Can we tell stories that span 1,000 or 10,000 years? Can an individual’s affect be contextualized not only by her immediate environment but by the epoch in which she lives? What formal techniques—time lapse, montage, allegory—can be used to convey that our creaturely fragility is shared not only with species contemporaneous to us, but with species extinct before we ever knew them?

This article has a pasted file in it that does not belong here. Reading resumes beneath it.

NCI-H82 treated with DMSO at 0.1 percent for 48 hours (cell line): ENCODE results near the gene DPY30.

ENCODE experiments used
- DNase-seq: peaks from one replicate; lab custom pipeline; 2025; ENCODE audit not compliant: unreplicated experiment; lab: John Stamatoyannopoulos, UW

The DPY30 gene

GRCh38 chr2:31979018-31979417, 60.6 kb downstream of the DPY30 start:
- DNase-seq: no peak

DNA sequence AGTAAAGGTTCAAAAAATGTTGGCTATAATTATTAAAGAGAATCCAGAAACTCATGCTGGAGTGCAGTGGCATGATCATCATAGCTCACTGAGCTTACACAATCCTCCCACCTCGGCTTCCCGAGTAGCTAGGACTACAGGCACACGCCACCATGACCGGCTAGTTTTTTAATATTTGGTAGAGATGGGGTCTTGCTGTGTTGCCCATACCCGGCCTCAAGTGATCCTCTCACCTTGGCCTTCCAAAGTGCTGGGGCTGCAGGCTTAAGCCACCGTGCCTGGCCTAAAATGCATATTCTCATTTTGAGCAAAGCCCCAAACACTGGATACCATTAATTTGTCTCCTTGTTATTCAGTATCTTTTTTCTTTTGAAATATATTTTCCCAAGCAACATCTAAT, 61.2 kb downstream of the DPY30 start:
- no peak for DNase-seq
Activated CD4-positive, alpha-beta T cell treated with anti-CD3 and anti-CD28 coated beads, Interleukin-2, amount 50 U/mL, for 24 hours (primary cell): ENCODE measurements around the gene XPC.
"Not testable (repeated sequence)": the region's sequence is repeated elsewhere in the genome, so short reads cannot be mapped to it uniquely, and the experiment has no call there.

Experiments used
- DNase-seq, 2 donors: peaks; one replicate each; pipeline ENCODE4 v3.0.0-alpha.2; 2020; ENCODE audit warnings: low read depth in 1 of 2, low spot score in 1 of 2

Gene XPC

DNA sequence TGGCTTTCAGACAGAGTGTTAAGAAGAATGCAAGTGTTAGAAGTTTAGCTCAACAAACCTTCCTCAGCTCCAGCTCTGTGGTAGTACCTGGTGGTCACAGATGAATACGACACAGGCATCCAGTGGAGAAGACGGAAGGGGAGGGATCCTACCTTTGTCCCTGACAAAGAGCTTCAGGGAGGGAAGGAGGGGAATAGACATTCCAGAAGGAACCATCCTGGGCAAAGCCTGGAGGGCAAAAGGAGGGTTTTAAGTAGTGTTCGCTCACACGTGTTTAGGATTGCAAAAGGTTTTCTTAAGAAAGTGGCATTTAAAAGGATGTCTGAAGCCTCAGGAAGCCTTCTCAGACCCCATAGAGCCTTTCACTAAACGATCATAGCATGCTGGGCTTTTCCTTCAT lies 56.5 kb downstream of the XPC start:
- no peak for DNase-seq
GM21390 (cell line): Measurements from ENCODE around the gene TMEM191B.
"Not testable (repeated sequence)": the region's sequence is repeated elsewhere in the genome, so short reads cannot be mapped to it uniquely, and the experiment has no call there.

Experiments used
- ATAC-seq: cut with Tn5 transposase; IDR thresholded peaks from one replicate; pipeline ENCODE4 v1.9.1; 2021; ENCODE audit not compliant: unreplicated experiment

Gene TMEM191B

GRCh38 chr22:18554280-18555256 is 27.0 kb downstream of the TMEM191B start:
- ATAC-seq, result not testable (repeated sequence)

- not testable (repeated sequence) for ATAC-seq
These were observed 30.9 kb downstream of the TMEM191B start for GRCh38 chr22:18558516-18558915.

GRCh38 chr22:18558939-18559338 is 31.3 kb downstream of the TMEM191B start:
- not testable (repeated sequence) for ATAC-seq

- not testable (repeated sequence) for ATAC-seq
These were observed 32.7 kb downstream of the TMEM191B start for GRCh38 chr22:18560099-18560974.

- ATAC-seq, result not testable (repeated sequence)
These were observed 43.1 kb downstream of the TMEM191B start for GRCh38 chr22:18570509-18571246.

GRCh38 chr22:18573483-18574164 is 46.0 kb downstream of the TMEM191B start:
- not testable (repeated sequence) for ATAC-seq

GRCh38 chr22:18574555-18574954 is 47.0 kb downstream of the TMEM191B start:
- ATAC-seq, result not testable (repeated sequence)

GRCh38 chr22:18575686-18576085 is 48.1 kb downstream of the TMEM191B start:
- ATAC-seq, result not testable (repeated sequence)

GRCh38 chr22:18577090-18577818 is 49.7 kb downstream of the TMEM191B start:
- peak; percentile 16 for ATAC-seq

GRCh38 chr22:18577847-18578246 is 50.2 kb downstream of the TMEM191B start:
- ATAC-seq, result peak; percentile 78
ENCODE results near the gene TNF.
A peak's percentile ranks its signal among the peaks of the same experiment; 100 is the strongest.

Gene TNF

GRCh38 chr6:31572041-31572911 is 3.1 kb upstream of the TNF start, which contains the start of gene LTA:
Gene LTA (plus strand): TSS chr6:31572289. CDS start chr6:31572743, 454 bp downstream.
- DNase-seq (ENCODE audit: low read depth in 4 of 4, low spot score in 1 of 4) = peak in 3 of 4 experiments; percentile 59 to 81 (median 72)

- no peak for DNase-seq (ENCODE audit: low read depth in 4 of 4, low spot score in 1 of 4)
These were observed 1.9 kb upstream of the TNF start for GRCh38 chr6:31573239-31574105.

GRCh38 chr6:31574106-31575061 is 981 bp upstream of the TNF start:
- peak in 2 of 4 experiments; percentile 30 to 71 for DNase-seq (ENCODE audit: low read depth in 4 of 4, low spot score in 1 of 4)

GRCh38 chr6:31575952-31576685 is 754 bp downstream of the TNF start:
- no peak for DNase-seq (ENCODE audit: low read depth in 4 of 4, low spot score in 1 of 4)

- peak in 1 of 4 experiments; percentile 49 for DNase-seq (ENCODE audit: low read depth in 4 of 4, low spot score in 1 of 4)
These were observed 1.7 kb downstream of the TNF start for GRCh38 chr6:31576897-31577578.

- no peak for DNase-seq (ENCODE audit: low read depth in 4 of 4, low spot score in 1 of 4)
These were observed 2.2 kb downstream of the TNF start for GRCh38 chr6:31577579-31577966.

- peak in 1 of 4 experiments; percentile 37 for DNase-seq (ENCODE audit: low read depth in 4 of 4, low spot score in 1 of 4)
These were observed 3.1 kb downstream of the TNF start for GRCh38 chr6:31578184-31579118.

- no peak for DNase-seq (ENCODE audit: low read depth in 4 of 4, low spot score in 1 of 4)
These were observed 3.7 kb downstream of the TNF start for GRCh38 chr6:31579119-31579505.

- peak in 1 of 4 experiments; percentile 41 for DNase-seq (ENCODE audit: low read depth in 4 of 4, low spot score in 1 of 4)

Perceptions of geological time—what this course will refer to as “deep time”—systematically developed since the mid-1700s, are especially relevant for our contemporary moment defined by environmental crises of long duration. Attempts to predict anthropogenic climate change 100 years into the future; the redefinition of our era as the “Anthropocene,” an epoch in which humans have become a geological force; the production of radioactive waste whose half-life is measured in millennia: these and other environmental dilemmas require a flexible repertoire of narrative tools if we are to comprehend our current and lasting impact on the planet. Yet, as Rob Nixon has noted, “slow violence”—impacts that are temporally and geographically diffuse—is difficult to narrate, not least because of our short attention spans and distraction by the spectacular. This course places the contemporary turn toward “big temporal thinking” within a larger discourse of deep time and attempts to narrate the longue durée.